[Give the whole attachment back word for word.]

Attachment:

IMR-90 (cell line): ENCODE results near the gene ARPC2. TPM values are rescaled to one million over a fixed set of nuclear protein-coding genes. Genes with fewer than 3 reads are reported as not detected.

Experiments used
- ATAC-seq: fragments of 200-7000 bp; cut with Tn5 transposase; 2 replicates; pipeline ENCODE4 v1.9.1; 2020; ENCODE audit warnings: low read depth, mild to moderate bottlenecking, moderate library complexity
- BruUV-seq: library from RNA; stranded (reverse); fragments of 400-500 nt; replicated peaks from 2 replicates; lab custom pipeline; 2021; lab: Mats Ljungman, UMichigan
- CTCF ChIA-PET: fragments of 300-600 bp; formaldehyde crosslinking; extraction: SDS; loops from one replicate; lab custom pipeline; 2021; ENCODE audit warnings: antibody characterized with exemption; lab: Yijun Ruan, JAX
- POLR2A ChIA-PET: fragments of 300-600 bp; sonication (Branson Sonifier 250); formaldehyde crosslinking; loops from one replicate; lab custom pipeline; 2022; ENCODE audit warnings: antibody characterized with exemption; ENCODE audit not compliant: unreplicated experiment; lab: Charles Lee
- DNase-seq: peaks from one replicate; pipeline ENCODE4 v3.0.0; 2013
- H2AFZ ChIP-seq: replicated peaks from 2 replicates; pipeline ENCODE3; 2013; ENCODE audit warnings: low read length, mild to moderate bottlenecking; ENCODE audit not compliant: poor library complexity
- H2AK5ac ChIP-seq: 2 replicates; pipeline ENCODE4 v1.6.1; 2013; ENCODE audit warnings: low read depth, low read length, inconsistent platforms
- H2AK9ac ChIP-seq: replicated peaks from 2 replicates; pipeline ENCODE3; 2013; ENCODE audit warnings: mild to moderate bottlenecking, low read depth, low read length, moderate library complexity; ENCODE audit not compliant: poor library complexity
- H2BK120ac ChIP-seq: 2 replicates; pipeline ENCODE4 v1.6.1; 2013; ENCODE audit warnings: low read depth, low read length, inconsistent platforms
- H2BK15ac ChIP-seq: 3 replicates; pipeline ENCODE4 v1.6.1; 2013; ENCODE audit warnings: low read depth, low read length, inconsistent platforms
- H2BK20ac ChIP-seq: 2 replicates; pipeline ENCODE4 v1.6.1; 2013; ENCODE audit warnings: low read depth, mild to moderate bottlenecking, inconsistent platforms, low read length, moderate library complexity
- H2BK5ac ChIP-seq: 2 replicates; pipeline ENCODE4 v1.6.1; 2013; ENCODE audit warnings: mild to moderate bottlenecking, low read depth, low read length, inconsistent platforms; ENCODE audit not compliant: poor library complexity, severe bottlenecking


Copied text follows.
IMR-90 (cell line): ENCODE results near the gene ARPC2. TPM values are rescaled to one million over a fixed set of nuclear protein-coding genes. Genes with fewer than 3 reads are reported as not detected.

Experiments used
- ATAC-seq: fragments of 200-7000 bp; cut with Tn5 transposase; 2 replicates; pipeline ENCODE4 v1.9.1; 2020; ENCODE audit warnings: low read depth, mild to moderate bottlenecking, moderate library complexity
- BruUV-seq: library from RNA; stranded (reverse); fragments of 400-500 nt; replicated peaks from 2 replicates; lab custom pipeline; 2021; lab: Mats Ljungman, UMichigan
- CTCF ChIA-PET: fragments of 300-600 bp; formaldehyde crosslinking; extraction: SDS; loops from one replicate; lab custom pipeline; 2021; ENCODE audit warnings: antibody characterized with exemption; lab: Yijun Ruan, JAX
- POLR2A ChIA-PET: fragments of 300-600 bp; sonication (Branson Sonifier 250); formaldehyde crosslinking; loops from one replicate; lab custom pipeline; 2022; ENCODE audit warnings: antibody characterized with exemption; ENCODE audit not compliant: unreplicated experiment; lab: Charles Lee
- DNase-seq: peaks from one replicate; pipeline ENCODE4 v3.0.0; 2013
- H2AFZ ChIP-seq: replicated peaks from 2 replicates; pipeline ENCODE3; 2013; ENCODE audit warnings: low read length, mild to moderate bottlenecking; ENCODE audit not compliant: poor library complexity
- H2AK5ac ChIP-seq: 2 replicates; pipeline ENCODE4 v1.6.1; 2013; ENCODE audit warnings: low read depth, low read length, inconsistent platforms
- H2AK9ac ChIP-seq: replicated peaks from 2 replicates; pipeline ENCODE3; 2013; ENCODE audit warnings: mild to moderate bottlenecking, low read depth, low read length, moderate library complexity; ENCODE audit not compliant: poor library complexity
- H2BK120ac ChIP-seq: 2 replicates; pipeline ENCODE4 v1.6.1; 2013; ENCODE audit warnings: low read depth, low read length, inconsistent platforms
- H2BK15ac ChIP-seq: 3 replicates; pipeline ENCODE4 v1.6.1; 2013; ENCODE audit warnings: low read depth, low read length, inconsistent platforms
- H2BK20ac ChIP-seq: 2 replicates; pipeline ENCODE4 v1.6.1; 2013; ENCODE audit warnings: low read depth, mild to moderate bottlenecking, inconsistent platforms, low read length, moderate library complexity
- H2BK5ac ChIP-seq: 2 replicates; pipeline ENCODE4 v1.6.1; 2013; ENCODE audit warnings: mild to moderate bottlenecking, low read depth, low read length, inconsistent platforms; ENCODE audit not compliant: poor library complexity, severe bottlenecking